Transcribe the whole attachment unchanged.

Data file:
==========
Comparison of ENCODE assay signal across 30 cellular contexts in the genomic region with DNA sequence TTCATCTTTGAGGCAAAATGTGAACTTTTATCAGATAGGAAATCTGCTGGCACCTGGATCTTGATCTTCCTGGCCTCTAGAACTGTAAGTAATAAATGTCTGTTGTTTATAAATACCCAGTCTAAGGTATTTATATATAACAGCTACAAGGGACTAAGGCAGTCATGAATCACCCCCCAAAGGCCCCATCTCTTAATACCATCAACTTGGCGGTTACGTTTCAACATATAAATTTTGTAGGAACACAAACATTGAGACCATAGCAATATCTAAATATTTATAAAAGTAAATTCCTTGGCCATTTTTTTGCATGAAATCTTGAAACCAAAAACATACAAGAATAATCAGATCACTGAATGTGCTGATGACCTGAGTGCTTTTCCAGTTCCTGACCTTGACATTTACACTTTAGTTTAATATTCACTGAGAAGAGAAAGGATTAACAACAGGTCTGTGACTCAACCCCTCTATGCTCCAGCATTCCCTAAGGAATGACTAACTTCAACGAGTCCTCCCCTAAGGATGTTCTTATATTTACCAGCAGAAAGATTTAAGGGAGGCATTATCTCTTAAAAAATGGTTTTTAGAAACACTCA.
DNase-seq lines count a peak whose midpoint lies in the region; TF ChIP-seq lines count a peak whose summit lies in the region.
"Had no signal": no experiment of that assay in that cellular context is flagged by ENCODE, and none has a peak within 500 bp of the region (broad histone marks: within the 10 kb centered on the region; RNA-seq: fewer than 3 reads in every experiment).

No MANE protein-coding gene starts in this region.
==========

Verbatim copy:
Comparison of ENCODE assay signal across 30 cellular contexts in the genomic region with DNA sequence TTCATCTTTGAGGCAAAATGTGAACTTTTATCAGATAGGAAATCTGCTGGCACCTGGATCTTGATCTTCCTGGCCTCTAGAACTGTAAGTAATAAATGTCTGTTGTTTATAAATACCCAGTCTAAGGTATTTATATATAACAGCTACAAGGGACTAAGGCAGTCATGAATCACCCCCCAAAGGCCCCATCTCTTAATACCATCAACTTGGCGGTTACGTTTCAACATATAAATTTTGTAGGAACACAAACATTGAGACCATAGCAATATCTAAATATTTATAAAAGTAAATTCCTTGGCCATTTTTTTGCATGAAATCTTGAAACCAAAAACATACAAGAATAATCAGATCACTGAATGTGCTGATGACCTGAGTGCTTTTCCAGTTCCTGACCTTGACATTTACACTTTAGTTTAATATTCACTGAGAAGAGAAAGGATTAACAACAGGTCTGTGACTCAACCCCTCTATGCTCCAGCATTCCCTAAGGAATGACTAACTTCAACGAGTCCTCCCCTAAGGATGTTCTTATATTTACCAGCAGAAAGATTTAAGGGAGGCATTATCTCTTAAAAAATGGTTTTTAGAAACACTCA.
DNase-seq lines count a peak whose midpoint lies in the region; TF ChIP-seq lines count a peak whose summit lies in the region.
"Had no signal": no experiment of that assay in that cellular context is flagged by ENCODE, and none has a peak within 500 bp of the region (broad histone marks: within the 10 kb centered on the region; RNA-seq: fewer than 3 reads in every experiment).

No MANE protein-coding gene starts in this region.